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Without IDs from home, Mexicans struggle in U.S.

NEW YORK — She was born in Mexico and lives in the United States, but Laura Rocio Ordonez does not officially exist in any country.

She can't open a bank account or get married. She is invisible for both governments. Ordonez, 40, not only lives illegally in the United States but also lacks Mexican identification documents.

It's unclear how many immigrants living illegally in the United States fall into that category, but it's estimated that one in seven Mexicans lacks proof of birth. The numbers are high enough that Mexican officials recently traveled to New York to try help dozens of immigrants get IDs.

Mexican immigrants living illegally in the United States are in a far worse situation if they lack Mexican credentials.

For example, some banks accept consular identification cards and passports to open accounts. Immigrants with IDs from home also can obtain taxpayer identification numbers that allow them to pay taxes in the United States and obtain credit and mortgages. New York City public schools accept consular ID cards and similar documentation to enter buildings for meetings with teachers, although people who have no identification at all can be escorted inside.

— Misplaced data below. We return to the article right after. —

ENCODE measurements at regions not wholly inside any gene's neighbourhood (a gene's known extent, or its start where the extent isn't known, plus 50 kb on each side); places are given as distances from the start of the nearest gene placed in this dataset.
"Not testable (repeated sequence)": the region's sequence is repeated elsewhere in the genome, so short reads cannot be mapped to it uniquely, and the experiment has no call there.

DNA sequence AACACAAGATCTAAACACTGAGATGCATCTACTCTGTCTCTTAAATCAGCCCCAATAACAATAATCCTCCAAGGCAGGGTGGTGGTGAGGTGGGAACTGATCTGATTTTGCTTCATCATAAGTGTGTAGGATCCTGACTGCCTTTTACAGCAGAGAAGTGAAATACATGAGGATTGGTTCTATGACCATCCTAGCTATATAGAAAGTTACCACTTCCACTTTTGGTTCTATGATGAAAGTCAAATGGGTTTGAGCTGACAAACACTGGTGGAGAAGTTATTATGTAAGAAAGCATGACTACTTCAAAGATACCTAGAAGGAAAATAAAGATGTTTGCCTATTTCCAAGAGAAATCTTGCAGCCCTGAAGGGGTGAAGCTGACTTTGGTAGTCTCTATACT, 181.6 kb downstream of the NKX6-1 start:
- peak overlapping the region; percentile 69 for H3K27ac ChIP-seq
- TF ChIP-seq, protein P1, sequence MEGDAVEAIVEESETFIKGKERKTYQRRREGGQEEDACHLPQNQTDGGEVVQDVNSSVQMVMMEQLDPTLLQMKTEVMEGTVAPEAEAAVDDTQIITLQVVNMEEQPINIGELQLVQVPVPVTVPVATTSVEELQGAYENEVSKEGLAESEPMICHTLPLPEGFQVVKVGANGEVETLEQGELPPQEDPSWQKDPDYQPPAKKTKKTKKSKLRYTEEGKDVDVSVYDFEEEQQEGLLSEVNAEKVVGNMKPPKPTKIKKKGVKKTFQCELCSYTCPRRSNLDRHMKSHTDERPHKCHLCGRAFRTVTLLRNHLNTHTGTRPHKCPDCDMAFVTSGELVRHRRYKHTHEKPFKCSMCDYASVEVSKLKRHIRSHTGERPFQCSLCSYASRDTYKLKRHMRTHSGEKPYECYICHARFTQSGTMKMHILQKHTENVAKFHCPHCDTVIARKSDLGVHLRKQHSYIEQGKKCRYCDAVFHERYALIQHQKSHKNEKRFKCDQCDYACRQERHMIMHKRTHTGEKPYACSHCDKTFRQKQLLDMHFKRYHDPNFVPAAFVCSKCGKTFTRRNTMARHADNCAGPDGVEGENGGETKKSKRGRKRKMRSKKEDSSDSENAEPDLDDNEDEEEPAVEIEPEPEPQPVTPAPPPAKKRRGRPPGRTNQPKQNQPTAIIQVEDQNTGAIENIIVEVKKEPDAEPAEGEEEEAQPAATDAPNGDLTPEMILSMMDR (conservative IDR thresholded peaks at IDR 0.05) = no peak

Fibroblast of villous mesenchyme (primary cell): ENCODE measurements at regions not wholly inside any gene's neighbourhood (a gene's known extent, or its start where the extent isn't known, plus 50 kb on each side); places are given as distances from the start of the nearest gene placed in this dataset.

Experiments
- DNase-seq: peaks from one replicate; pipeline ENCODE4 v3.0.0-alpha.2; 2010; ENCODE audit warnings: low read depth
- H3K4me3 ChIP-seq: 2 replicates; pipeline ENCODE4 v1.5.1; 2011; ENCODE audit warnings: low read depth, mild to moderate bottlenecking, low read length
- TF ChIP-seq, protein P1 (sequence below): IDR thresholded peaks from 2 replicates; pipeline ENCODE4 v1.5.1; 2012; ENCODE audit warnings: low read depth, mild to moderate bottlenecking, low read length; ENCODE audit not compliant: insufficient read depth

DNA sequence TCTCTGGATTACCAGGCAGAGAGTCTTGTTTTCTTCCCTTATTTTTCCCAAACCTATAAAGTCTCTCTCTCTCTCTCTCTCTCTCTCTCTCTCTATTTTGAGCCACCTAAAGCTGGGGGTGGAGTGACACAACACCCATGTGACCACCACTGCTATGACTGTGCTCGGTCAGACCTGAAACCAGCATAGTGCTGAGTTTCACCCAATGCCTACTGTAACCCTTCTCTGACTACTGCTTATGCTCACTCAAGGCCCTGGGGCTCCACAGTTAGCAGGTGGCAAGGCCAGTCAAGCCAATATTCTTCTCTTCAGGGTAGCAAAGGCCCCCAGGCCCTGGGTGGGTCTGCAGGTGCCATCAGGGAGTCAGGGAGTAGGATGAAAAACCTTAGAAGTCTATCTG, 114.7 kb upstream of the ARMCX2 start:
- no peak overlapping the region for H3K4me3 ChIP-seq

Ordonez, who was born in Oaxaca and came to the United States illegally years ago, is not included in Mexico's birth registry. She thinks her parents did not register her, and she did not solve the problem while she lived in her home country.

She said she can study English but has no hope of obtaining a GED diploma because of her lack of ID.

"I feel helplessness, frustration," said Ordonez, who works at a small grocery store in Brooklyn. "This has affected me greatly."

Officials at Mexico's National Institute of Statistics and Geography and the National Registry of Population and Personal Identification said they have no data on how many Mexicans are not included in the registry, but lack of identity is a common problem in poor and remote towns of states like Oaxaca, Guerrero, Chiapas, Veracruz and Hidalgo, where people have sometimes to walk long distances to find a civil registry office.

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